Top Three Sites in Pennsylvania with Asbestos Exposure
According to the Environmental Working Group , between 1999 and 2017, 4,762 deaths were attributed to mesothelioma and asbestos in PA alone. Pennsylvania is ranked 4th in the U.S. for Mesothelioma and asbestos-related deaths. According to the United States Geological Survey , Pennsylvania is the site of four former asbestos mines and has at least 37 documented natural asbestos deposits. Pennsylvania’s economy historically was dependent on the shipbuilding, mining, and naval industries. The top three sites with asbestos exposure in Pennsylvania are in the following industries.
Several power plants are located in Pennsylvania. Penna Light, Heat & Power Co., Pennsylvania Light & Power Co., Harrisburg Light & Power Co, and others are known to have had asbestos issues. Power companies to insulate against electricity and heat in boilers, turbines, generators, and gaskets used asbestos.
Philadelphia and Pittsburgh are large commercial cities with access to waterways. Penn Shipbuilding, Bethlehem Steel Shipyard, Key Highway Shipyard, Pennsylvania Shipyard, Sun Shipbuilding, Hog Island Shipyard, and Philadelphia Naval Shipyard all have some reported level of asbestos exposure. Asbestos has historically been used extensively in various areas in shipbuilding and shipyards.
Steel Mills and Factories
The steel industry has been a significant component of Pennsylvania’s economy for most of the 20th century. Steel mills that used asbestos include Bethlehem Steel, LTV Steel, National Steel Co., Carnegie Steel Co., Paxton Iron & Steel Co, Phoenix Iron & Steel Co, Athos Steel Mill, U.S. Steel, and others. Asbestos was used in steel mills for insulation.
Sites in Pennsylvania with Asbestos Contamination:
1. Ambler Asbestos Piles Site
Until 1993, W. R. Grace shipped 436,274 tons of asbestos-contaminated vermiculite from its Libby, MT mine to seven towns in Pennsylvania for processing into products. W.R. Grace sent vermiculite contaminated with asbestos to the Keasebey & Mattison facilty in Ambler, PA, just north of Philadelphia. Due to the volume of material it processed, the Ambler site became known as the “asbestos-manufacturing capital of the world.” Dumping of asbestos-containing waste on the site began in the early 1930s and continued until 1974.
The EPA added the Ambler Asbestos Superfund Site to its list in 1986. The site is about 25 acres is made up of three asbestos-containing waste piles and a series of filter bed lagoons. The total volume of asbestos-contaminated waste in the piles is estimated to exceed 1.5 million cubic yards.
EPA cleanup was completed in 1993 and the site was removed from the EPA’s National Priorities List(NPL)list in 1996. The site continues on long-term maintenance and assessment.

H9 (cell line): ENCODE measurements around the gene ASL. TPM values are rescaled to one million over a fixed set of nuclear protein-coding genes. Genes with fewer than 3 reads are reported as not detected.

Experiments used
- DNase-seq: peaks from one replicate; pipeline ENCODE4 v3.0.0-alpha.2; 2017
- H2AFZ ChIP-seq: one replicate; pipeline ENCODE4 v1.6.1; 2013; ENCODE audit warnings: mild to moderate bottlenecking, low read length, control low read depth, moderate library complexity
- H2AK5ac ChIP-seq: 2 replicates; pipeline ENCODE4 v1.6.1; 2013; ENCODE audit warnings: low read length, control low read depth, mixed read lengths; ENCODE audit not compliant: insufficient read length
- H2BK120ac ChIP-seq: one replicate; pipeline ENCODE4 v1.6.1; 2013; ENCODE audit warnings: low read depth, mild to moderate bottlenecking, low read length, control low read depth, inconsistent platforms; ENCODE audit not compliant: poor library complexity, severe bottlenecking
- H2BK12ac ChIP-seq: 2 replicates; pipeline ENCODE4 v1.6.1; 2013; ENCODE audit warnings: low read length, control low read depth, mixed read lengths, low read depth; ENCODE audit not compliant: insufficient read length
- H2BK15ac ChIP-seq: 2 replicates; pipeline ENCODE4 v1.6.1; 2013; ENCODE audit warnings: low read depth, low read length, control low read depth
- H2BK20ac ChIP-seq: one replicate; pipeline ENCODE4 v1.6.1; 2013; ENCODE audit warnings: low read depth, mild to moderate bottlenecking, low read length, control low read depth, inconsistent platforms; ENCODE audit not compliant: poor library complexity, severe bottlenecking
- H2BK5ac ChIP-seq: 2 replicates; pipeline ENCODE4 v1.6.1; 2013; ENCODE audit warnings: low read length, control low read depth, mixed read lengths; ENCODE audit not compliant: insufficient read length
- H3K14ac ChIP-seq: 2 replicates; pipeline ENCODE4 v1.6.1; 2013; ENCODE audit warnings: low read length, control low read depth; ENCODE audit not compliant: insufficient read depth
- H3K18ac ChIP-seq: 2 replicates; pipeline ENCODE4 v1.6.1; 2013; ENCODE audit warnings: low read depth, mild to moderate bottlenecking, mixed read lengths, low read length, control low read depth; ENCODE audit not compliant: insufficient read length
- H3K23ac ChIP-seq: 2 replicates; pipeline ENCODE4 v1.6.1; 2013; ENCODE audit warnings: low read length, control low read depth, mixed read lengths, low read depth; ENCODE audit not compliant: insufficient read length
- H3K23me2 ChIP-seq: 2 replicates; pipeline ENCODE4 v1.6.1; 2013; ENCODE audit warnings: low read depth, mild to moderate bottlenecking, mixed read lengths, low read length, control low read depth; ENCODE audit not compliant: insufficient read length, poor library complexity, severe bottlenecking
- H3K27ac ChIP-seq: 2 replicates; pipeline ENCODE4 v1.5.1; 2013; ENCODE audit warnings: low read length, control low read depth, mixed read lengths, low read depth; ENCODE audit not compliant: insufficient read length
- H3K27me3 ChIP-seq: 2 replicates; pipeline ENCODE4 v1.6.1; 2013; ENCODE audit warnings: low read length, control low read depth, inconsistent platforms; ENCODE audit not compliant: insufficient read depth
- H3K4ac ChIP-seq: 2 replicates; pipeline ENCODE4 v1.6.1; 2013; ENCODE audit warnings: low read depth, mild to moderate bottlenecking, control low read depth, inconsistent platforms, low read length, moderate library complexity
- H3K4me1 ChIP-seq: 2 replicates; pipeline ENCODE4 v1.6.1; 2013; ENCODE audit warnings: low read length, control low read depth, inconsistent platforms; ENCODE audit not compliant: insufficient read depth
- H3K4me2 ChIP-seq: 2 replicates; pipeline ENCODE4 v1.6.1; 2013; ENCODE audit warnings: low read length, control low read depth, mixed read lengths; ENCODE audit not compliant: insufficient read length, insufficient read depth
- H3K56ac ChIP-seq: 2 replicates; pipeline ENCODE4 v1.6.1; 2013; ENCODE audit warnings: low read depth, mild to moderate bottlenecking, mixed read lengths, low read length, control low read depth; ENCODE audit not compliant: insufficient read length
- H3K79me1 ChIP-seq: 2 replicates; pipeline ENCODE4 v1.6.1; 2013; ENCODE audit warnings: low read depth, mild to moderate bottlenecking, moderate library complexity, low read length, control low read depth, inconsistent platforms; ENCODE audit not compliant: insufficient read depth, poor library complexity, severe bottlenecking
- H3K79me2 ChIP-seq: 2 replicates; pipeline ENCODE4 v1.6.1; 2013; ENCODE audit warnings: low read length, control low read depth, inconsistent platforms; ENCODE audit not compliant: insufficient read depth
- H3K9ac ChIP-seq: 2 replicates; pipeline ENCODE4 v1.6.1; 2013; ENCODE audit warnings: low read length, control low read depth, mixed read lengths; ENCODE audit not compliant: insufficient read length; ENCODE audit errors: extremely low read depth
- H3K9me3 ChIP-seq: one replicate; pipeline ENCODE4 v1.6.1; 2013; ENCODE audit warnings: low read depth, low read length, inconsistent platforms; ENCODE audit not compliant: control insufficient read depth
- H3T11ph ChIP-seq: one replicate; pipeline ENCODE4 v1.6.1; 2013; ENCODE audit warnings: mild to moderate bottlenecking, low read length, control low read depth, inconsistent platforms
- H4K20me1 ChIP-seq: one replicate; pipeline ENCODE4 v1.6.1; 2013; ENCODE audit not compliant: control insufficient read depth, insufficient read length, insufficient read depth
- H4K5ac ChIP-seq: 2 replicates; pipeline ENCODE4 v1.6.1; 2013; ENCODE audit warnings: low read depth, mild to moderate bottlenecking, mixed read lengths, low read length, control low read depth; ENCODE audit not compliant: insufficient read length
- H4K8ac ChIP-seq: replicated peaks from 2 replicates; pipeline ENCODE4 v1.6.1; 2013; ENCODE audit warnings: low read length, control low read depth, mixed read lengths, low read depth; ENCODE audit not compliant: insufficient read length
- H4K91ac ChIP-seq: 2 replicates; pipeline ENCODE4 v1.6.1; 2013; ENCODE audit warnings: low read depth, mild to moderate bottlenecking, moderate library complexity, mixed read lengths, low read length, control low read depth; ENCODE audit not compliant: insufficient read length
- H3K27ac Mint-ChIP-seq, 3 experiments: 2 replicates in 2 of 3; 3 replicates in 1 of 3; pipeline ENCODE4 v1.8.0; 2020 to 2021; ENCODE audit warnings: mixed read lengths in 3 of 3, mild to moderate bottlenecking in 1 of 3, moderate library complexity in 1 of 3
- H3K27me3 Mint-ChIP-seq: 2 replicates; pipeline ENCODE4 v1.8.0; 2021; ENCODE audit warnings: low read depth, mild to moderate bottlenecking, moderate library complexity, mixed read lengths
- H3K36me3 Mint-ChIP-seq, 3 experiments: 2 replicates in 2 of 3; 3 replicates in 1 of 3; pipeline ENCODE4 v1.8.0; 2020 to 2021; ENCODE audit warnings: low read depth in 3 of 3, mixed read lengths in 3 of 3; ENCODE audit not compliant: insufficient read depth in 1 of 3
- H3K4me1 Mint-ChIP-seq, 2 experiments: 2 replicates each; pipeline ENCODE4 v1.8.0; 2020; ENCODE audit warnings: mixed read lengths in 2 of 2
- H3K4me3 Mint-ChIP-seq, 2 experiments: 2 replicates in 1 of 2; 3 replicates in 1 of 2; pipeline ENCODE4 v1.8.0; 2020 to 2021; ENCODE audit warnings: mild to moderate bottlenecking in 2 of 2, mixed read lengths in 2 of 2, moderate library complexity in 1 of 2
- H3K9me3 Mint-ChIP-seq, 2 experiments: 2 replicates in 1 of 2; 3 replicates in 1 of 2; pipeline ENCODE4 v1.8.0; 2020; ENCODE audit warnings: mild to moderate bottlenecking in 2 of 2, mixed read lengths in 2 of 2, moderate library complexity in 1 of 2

2. BoRit Ambler Site
The BoRit Asbestos Site was used to dispose of asbestos-containing material from the early 1900s to the late 1960s that came from a nearby manufacturing plant. The BoRit Asbestos Superfund Site was added to EPA’s NPL of most hazardous waste sites on April 9, 2009.
The site consists of a 6-acre parcel containing a 2.5-acre asbestos waste pile, a 15-acre parcel that contains an 11-acre pond (also known as the reservoir), and an 11-acre former park area. Three bodies of water run either through or alongside the park.
EPA clean up was completed in 2018. The site remains on the EPA’s NPL for long-term operation and maintenance.
3. Huntertown Road, Adams County, PA
Several local companies including Westinghouse Electric Co. sent waste for disposal to this three-acre site from 1970 to 1980. The majority of the waste consists of paint sludge, asbestos, toxic metals and various solvents dumped on the site grounds. There are several small streams on site. Approximately 9,500 people live in the area and use wells within three miles of the site for drinking water. The site was placed on the EPA’s NPL list in 1986.and is continuing in the clean-up and remediation phase.
Between 1940 and 1979, an estimated 27.5 million workers were exposed to asbestos at work. Asbestos industry and insurance experts readily acknowledge that asbestos fibers begin causing tissue or cellular damage shortly after asbestos fibers are first inhaled and deposited in the lung and that the disease is progressive and irreversible. These experts also agree that the disease is typically diagnosed only in the advanced stages.
Get the Compensation You Deserve for Asbestos-Related Conditions.
Typically, there is a two-year time limit – or Statute of Limitation – after diagnosis for filing a lawsuit against an employer or another party to seek compensation for your asbestos-related illness in Pennsylvania.
Without a lawyer, you run the risk of not getting the money you need and deserve because of a mistake or missing deadline. You need to consult GPW. We will help you seek damages for your illness, from settlements or asbestos trust funds. Contact us today!